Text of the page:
Two members of the research team coded each questionnaire and entered all data with Epidata 3.1, and then made a data consistency check. The SPSS 16.0 statistical package was used for data analysis. Multivariate logistic regression was used to calculate odds ratios with 95 % confidence interval (CI) for describing differences between pediatricians who routinely provided any of the 5A’s smoking cessation counseling (e.g., any of the A’s were part of their routine practice) and those who did not routinely provide any of the 5A’s smoking cessation counseling. A p-value of <0.05 (two-tailed) was considered statistically significant.

Results

Demographic and other characteristics

A total of 504/550 (92 %) of pediatricians surveyed completed questionnaires. Response rates were almost identical in all the hospitals. As shown in Table 1, the majority of respondents were female (64 %), non-smokers (83 %), and received 5 years of education at medical school (77 %). Fewer than half of the respondents had appropriate knowledge about health risk of smoking (47 %) and secondhand smoke (44 %). More than two thirds of the respondents (68 %) had not heard about third hand smoke. Eighty one percent of the subjects received no formal training on smoking cessation and 85 % had not heard about or read about the China smoking cessation guidelines. Only 26 % of pediatricians followed any of the 5A’s for smoking cessation counseling in their practice.
Table 1

Demographic and other characteristics of survey sample, Guangxi, China 2013 (n = 504)

Variables

N

%

Demographic and work environment characteristics

Gender

  Male

182

36

  Female

322

64

Age

  20-30

215

43

  31-40

159

31

  41-50

89

18

  Above 50

41

8

Physician type a

  Resident Physician

223

45

  Attending Physician

151

30

  Chief or Associate Chief Physician

130

25

Number of years studied at medical school b

  5 Years

388

77

  More than 5 years

116

23

Tobacco use related characteristics

Smoking status

  Current smokers

82

17

  Non-smokers

400

83

Heard about e-cigarettes

  No

178

35

  Yes

326

65

Heard about third hand smoke

  No

342

68

  Yes

162

32

Received cigarettes as gift or gave cigarettes as gifts to others

  No

423

84

  Yes

81

16

Hospital policy characteristics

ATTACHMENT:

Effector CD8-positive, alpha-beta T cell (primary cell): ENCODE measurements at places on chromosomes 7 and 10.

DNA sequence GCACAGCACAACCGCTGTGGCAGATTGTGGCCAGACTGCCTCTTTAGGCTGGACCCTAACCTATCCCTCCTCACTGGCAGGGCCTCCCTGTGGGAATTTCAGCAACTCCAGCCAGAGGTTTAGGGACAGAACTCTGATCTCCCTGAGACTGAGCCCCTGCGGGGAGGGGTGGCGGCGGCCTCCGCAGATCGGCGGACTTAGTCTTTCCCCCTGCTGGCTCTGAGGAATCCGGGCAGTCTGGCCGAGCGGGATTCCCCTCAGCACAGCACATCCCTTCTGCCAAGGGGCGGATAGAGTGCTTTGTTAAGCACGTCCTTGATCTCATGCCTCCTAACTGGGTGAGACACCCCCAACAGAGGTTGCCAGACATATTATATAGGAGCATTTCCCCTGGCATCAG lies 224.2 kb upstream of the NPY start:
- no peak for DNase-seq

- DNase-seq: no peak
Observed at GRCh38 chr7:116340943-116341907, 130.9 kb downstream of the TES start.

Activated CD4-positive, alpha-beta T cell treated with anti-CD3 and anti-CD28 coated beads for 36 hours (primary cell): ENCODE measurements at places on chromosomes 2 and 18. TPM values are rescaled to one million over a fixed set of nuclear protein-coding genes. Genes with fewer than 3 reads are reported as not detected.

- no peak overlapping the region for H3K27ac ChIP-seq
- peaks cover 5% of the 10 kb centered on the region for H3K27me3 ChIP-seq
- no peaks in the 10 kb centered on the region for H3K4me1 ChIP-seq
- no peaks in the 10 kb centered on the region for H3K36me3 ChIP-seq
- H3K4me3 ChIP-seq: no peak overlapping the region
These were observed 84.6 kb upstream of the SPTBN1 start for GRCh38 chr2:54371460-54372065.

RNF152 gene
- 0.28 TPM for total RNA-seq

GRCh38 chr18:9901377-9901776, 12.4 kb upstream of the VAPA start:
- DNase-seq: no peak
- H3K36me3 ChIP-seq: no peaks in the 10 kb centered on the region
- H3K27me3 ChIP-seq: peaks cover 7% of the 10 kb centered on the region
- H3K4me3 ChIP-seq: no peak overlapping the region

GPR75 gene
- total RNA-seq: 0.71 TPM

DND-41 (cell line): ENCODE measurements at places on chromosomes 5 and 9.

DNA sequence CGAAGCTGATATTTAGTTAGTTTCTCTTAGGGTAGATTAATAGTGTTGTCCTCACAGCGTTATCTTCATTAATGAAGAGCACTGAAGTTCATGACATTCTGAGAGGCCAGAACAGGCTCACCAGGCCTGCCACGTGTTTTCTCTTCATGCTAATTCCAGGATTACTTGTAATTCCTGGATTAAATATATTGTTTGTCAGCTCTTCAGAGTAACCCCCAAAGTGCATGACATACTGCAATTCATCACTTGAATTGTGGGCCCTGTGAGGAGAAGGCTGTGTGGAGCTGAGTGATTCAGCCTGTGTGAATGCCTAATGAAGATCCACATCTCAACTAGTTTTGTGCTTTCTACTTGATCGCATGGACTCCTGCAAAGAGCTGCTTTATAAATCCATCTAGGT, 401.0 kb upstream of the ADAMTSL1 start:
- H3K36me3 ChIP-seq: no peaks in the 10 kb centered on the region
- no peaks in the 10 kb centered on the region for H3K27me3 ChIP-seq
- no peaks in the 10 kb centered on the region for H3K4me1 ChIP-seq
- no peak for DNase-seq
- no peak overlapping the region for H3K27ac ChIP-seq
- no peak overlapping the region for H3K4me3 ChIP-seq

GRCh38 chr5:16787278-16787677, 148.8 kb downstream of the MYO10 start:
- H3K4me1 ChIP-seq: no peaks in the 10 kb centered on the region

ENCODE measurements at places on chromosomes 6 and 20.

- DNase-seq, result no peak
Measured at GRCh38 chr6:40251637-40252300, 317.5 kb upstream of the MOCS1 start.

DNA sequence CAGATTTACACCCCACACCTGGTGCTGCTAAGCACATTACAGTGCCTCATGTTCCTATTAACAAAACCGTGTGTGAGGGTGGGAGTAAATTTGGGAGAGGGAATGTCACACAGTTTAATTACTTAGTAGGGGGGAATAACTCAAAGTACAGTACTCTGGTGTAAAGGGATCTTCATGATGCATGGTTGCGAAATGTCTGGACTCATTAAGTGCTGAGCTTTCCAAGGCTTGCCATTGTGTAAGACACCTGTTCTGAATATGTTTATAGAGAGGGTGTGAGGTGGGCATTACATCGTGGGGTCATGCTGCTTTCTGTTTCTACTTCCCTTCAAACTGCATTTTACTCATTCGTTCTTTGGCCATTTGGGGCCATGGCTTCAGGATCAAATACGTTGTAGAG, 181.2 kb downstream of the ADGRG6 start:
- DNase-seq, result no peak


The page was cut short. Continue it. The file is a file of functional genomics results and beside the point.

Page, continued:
Have smoke-free policy in the hospital

  No policy

8

2

  Have policy

496

98

Hospital have any policy to advise smokers to quit

  No

219

43

  Yes

285

57

Training and work attitudes

Received formal training in smoking cessation

  No

399

81

  Yes

96

19

Have read China smoking cessation guidelines

  No/never heard

427

85

  Yes

77

15

Have read international (i.e. US, UK) smoking cessation guidelines

  No/never heard

468

93

  Yes

36

7

Believe that it is pediatricians professional responsibility to discuss smoking cessation

  No

275

55

  Yes

229

45

Level of confidence discussing smoking cessation or SHS exposure reduction with patients’ parents

  Not at all confident

66

13

  Somewhat confident

316

63

  Very confident

122

24

Beliefs regarding effectiveness of physician counseling for smoking cessation

  Disagree/strongly disagree

200

40

  Agree/strongly agree

304

60

Beliefs regarding effectiveness of pharmacological treatment for smoking cessation

  Disagree/strongly disagree

238

47

  Agree/strongly agree

266

53

Appropriate knowledge about health risk of smoking

  No

267

53

  Yes

237

47

Appropriate knowledge about health risk of secondhand smoking

  No

284

56

  Yes

220

44

Followed any of the 5As

  Always or often

131

26

  Otherwise

373

74

Notes: Due to the missing values in some variables, the total number may not equal to the same

aResident physicians are medical graduates who works in the department of pediatrics under the supervision of fully licensed physicians (i.e. Attending or Chief Physicians). Attending physicians has completed residency and practices medicine in the hospital, who can also supervise resident physician. Chief or Associate Chief Physicians are the most senior physician with management responsibility

bIn China, the length of medical education is for 5 years or 6-8 years, depending on the University one attends

Patterns of 5A’s cessation counselling practices among Chinese pediatricians